Never one to shy away from a challenge, she focused her indefatigable energy on Domaine Leroy. Aside from the impetus, her departure allowed her to shape the new domaine into her vision. She was no longer shackled by the burden of DRCs tradition and success. Her singular vision resulted in her full commitment to biodynamic viticulture in all of Leroys vineyards. Whereas all top vintners are now jumping on the bandwagon, Lalou was considered a loony when she embraced it in the late 80s. Leaving aside the scheduling of sowing and planting by an astronomical calendar, biodynamism is basically the forerunner of sustainable agriculture. It abhors the use of artificial chemicals and stresses the maintenance of the natural and holistic well-being of the land that bears its bounty. No one who adopted these principles would argue that it did not result in better wine.

To go along with the heart of an artist, she also had the guts of a riverboat gambler. In order to raise the kings ransoms to acquire the vineyards of Noellat and Remy, she brought in a partner, Takashimaya of the Japanese department stores fame. In a masterstroke befitting the daughter of Henri Leroy, she acquired a partner not only with deep pockets but more importantly with the sense to leave her alone in her pursuit of perfection.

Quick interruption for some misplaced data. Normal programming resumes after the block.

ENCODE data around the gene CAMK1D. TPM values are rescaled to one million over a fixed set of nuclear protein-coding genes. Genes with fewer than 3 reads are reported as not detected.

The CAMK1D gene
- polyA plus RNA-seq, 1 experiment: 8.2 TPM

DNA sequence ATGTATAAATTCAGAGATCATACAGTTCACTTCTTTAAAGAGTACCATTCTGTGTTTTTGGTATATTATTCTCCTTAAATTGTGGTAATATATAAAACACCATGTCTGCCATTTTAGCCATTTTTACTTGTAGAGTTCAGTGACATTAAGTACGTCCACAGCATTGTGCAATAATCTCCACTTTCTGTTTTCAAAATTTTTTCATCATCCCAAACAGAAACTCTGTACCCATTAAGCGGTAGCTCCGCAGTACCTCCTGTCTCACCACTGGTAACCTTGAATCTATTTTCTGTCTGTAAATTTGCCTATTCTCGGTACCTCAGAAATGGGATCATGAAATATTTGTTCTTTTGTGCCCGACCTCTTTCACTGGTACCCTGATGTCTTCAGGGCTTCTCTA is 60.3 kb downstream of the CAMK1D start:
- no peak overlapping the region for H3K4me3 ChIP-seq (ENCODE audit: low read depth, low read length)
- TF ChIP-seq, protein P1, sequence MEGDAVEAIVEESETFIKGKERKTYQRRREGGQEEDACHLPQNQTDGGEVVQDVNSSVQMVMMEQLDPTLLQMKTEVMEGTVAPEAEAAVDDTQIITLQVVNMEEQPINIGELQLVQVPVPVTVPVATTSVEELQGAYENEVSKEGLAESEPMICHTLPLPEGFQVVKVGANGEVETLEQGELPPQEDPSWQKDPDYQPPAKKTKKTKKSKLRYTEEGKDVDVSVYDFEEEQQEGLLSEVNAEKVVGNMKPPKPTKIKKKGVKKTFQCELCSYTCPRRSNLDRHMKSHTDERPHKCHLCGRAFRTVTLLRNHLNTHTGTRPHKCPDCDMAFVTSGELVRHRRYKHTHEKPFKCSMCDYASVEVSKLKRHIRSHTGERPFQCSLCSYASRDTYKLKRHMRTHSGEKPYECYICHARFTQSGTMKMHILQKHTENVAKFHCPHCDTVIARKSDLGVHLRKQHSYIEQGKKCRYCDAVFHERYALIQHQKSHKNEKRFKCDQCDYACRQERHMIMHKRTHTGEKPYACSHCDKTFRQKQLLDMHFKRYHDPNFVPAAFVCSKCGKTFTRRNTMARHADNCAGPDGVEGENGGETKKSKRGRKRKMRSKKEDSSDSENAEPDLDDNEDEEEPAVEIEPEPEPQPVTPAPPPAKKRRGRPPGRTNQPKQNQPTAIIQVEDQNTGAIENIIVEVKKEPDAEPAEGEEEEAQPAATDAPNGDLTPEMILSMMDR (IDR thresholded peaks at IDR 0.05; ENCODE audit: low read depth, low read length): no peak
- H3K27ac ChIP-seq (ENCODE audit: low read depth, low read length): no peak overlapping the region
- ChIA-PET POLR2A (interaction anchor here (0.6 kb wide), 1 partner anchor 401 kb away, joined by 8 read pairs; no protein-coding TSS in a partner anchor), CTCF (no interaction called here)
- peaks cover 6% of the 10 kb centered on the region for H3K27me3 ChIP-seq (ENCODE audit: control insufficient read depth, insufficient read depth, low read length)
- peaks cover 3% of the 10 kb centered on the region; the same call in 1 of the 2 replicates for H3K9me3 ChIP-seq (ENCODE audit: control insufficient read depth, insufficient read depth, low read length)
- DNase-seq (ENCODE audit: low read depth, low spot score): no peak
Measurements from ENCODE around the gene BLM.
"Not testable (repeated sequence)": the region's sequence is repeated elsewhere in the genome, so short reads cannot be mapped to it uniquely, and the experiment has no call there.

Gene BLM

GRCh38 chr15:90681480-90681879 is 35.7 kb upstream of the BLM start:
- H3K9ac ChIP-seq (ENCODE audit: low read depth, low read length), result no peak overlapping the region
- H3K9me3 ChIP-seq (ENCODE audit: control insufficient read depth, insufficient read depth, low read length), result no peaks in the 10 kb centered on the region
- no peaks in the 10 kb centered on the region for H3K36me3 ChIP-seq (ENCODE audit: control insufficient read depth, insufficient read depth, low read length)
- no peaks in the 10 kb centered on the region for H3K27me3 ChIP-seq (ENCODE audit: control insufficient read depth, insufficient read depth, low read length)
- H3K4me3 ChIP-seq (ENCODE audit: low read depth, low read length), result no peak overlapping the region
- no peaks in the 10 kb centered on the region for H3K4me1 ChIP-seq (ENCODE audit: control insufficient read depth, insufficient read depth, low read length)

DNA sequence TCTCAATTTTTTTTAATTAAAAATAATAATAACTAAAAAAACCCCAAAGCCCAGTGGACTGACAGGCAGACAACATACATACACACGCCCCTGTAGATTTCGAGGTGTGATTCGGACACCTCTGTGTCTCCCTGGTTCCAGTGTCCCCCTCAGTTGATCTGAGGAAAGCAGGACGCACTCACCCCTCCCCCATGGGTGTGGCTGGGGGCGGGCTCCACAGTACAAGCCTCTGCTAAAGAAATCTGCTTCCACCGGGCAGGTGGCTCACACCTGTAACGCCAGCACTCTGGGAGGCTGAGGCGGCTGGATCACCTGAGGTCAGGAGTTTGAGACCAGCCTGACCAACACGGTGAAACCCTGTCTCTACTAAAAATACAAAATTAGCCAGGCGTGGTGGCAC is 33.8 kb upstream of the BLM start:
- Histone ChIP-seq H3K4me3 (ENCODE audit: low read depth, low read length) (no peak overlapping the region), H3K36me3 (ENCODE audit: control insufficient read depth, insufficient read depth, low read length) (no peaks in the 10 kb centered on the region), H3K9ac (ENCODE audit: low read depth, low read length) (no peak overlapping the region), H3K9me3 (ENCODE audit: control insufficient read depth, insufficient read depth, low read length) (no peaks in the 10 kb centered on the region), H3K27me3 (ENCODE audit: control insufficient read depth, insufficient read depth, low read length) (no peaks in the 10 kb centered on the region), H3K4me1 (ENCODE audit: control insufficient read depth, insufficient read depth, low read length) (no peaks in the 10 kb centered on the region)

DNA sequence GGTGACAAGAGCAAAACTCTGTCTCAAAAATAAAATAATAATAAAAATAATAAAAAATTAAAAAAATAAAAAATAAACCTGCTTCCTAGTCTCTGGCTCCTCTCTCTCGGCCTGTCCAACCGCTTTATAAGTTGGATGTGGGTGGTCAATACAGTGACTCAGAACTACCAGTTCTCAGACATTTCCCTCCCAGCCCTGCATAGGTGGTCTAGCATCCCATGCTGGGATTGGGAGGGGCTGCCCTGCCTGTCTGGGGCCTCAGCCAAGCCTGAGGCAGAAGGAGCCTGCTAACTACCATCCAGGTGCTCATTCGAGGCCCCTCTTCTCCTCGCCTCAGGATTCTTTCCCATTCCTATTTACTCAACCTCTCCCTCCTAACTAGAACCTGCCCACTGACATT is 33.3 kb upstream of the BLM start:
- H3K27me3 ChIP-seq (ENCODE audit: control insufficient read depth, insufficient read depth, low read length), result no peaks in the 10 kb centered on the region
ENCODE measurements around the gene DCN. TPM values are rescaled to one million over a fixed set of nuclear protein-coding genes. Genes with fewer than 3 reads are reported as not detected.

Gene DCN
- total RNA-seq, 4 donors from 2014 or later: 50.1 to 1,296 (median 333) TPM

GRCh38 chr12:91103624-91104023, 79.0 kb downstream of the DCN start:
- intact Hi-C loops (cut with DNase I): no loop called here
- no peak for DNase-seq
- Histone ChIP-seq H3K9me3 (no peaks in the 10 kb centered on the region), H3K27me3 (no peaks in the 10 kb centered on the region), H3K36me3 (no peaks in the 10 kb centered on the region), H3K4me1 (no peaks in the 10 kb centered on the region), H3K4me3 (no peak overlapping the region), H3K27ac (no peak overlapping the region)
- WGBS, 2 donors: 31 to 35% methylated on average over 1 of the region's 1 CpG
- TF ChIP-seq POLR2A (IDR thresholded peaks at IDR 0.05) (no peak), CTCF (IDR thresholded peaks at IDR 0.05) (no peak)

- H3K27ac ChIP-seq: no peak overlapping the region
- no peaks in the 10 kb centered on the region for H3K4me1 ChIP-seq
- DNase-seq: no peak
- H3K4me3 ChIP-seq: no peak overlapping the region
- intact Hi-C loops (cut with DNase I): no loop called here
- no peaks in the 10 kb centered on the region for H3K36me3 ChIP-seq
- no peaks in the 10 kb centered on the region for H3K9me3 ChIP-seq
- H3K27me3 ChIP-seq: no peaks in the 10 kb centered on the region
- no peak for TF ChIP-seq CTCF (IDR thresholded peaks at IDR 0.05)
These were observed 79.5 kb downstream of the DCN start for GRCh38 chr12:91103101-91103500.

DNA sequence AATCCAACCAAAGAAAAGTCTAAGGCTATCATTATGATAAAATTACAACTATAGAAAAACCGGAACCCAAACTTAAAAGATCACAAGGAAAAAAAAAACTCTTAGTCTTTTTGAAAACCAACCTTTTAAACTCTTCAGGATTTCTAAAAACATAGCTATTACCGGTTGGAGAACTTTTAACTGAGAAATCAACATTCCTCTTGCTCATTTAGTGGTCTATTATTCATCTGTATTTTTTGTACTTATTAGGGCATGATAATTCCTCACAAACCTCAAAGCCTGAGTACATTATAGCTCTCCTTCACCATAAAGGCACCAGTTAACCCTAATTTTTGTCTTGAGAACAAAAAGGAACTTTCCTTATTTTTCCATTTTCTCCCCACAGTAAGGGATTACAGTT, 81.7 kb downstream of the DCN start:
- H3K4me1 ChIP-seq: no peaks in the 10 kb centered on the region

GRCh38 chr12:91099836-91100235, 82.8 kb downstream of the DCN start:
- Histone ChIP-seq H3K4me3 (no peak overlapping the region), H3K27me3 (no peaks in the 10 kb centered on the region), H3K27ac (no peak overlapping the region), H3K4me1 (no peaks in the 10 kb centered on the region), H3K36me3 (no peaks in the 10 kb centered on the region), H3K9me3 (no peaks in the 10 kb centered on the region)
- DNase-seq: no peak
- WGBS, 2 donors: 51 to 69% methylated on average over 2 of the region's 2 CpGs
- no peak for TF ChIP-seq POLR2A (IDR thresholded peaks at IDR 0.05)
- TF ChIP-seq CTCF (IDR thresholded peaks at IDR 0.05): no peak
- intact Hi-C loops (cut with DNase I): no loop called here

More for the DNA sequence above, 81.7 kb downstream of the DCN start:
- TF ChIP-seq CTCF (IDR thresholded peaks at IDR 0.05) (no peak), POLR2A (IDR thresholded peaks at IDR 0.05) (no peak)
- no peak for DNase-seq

Domaine Leroy, after a string of acquisitions, now owns a total of 22 hectares (220,000 square metres) spread over some of the choicest plots of land in Burgundy. In Burgundy, plots of vineyards are ranked by their location, the top being grand cru followed by premier cru. If it is not classified as a cru, then it is identified by the village that the vineyard is located in, hence the description village wine. The firm belief is that the terroir of the plot would define the quality of its wine. Therefore, wine from a grand cru plot should be the best, followed by premier cru then village.

It is an embarrassment of riches for Leroy because they have 8 grand crus at Corton-Renardes, Romanee-St-Vivant, Richebourg, Clos Vougeot, Musigny, Clos de la Roche, Latricieres-Chambertin, Chambertin. 7 plots of vineyards ranked as premier cru. Many critics have also hailed that a common village wine from Leroy bests a grand cru from anywhere else and they make 7 village wines (tip it is well worth the effort to look for and buy the village wines of Domaine Leroy).